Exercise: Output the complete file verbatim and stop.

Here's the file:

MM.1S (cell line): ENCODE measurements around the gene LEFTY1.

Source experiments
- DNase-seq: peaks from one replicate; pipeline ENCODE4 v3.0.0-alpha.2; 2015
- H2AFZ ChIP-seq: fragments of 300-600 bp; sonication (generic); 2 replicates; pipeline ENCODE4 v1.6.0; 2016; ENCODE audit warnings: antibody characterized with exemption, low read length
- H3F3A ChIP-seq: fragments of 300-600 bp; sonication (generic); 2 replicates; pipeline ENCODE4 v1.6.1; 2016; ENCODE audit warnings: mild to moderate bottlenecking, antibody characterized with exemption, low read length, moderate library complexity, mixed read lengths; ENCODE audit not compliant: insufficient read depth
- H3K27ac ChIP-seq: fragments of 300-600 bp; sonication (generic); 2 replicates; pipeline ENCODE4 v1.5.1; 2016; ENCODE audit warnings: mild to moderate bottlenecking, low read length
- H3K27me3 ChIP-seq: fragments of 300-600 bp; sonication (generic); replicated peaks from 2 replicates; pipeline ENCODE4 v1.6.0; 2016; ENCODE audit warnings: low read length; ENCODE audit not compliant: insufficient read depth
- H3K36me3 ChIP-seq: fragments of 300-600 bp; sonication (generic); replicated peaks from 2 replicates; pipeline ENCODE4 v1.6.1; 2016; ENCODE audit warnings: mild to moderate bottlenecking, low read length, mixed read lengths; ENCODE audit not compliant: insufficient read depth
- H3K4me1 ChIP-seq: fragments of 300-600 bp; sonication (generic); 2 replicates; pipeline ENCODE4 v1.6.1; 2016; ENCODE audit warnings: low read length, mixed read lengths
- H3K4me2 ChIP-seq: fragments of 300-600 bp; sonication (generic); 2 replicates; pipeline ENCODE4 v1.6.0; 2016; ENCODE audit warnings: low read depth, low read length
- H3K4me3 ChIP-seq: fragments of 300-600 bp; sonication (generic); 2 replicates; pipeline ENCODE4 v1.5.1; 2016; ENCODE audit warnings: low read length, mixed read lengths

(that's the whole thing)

MM.1S (cell line): ENCODE measurements around the gene LEFTY1.

Source experiments
- DNase-seq: peaks from one replicate; pipeline ENCODE4 v3.0.0-alpha.2; 2015
- H2AFZ ChIP-seq: fragments of 300-600 bp; sonication (generic); 2 replicates; pipeline ENCODE4 v1.6.0; 2016; ENCODE audit warnings: antibody characterized with exemption, low read length
- H3F3A ChIP-seq: fragments of 300-600 bp; sonication (generic); 2 replicates; pipeline ENCODE4 v1.6.1; 2016; ENCODE audit warnings: mild to moderate bottlenecking, antibody characterized with exemption, low read length, moderate library complexity, mixed read lengths; ENCODE audit not compliant: insufficient read depth
- H3K27ac ChIP-seq: fragments of 300-600 bp; sonication (generic); 2 replicates; pipeline ENCODE4 v1.5.1; 2016; ENCODE audit warnings: mild to moderate bottlenecking, low read length
- H3K27me3 ChIP-seq: fragments of 300-600 bp; sonication (generic); replicated peaks from 2 replicates; pipeline ENCODE4 v1.6.0; 2016; ENCODE audit warnings: low read length; ENCODE audit not compliant: insufficient read depth
- H3K36me3 ChIP-seq: fragments of 300-600 bp; sonication (generic); replicated peaks from 2 replicates; pipeline ENCODE4 v1.6.1; 2016; ENCODE audit warnings: mild to moderate bottlenecking, low read length, mixed read lengths; ENCODE audit not compliant: insufficient read depth
- H3K4me1 ChIP-seq: fragments of 300-600 bp; sonication (generic); 2 replicates; pipeline ENCODE4 v1.6.1; 2016; ENCODE audit warnings: low read length, mixed read lengths
- H3K4me2 ChIP-seq: fragments of 300-600 bp; sonication (generic); 2 replicates; pipeline ENCODE4 v1.6.0; 2016; ENCODE audit warnings: low read depth, low read length
- H3K4me3 ChIP-seq: fragments of 300-600 bp; sonication (generic); 2 replicates; pipeline ENCODE4 v1.5.1; 2016; ENCODE audit warnings: low read length, mixed read lengths